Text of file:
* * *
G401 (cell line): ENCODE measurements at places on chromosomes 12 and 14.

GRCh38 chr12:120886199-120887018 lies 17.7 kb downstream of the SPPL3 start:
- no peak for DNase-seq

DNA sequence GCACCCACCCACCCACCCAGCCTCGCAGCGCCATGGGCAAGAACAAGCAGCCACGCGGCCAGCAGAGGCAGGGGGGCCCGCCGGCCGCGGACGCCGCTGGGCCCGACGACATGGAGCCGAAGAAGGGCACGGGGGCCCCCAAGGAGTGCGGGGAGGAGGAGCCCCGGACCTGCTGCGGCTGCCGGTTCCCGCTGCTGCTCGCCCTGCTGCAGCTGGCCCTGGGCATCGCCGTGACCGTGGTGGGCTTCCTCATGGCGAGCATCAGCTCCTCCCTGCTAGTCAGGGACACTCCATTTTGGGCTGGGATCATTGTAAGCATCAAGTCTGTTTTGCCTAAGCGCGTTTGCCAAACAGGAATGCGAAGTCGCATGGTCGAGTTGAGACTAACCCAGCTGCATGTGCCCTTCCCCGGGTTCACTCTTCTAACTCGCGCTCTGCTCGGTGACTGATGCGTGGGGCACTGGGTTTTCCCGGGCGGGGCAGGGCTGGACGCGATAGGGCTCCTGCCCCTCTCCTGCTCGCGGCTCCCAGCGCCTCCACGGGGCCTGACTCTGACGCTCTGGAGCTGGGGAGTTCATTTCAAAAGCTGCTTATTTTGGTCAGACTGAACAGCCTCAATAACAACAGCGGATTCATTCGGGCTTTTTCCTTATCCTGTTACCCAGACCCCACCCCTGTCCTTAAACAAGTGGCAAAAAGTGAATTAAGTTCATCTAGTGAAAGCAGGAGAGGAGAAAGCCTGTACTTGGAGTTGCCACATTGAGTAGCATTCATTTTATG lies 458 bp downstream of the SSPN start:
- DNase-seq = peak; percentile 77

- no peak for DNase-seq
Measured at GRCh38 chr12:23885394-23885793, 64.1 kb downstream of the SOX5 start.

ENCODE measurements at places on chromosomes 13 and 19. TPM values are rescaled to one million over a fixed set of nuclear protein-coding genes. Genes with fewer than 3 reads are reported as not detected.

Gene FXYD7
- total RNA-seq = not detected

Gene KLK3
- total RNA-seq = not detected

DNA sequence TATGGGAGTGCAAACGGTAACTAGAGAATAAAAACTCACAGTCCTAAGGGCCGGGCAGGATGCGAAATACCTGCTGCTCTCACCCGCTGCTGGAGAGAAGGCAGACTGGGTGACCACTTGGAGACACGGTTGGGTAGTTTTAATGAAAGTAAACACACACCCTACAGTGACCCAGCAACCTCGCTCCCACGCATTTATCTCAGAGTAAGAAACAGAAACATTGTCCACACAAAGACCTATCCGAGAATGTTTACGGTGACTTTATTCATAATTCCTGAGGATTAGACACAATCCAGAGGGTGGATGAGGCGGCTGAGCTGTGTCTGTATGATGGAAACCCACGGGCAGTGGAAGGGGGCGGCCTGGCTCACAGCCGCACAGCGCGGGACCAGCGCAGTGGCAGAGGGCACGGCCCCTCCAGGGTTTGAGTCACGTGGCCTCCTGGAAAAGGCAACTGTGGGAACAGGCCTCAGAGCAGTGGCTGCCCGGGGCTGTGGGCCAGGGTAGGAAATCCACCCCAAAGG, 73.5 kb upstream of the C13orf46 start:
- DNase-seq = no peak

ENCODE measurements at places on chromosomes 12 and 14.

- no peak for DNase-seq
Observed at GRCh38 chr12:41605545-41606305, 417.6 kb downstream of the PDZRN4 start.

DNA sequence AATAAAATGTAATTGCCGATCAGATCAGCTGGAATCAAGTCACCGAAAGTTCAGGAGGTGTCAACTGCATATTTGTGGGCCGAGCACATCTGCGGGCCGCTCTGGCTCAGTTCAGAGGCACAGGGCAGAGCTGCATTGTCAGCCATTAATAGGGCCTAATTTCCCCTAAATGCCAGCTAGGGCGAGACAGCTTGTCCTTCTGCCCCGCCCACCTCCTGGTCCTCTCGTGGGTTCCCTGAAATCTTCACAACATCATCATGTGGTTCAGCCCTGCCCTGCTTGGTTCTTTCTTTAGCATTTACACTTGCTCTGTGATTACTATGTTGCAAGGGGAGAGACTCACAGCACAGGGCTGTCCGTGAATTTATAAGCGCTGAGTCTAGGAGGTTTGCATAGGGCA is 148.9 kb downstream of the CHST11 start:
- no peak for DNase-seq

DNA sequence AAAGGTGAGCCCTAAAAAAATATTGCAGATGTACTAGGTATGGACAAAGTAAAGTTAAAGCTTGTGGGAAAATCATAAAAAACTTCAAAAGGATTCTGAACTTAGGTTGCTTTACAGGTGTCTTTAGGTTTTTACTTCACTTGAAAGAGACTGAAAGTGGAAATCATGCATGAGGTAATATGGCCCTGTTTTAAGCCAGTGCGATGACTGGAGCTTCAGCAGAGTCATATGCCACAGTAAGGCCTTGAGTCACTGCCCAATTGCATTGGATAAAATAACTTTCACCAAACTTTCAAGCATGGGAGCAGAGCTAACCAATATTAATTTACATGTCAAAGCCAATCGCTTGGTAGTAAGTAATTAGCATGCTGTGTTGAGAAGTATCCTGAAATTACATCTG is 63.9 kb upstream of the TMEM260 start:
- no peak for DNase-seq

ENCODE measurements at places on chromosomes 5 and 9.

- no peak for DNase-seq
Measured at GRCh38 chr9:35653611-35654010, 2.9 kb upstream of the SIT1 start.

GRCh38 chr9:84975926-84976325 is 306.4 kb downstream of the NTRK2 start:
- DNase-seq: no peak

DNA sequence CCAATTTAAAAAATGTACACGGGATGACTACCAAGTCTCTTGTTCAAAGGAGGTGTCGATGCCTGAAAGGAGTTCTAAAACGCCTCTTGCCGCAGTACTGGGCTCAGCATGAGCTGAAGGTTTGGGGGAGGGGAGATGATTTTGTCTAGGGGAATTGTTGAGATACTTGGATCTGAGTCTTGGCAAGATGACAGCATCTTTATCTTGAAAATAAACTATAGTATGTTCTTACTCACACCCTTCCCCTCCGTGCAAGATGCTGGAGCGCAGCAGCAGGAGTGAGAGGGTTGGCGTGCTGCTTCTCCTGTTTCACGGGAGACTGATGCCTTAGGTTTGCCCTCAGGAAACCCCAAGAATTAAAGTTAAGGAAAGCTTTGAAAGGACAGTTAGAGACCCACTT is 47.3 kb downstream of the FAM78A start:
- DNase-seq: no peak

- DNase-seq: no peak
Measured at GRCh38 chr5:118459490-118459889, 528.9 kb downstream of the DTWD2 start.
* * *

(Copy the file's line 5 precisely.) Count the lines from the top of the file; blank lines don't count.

- DNase-seq = peak; percentile 77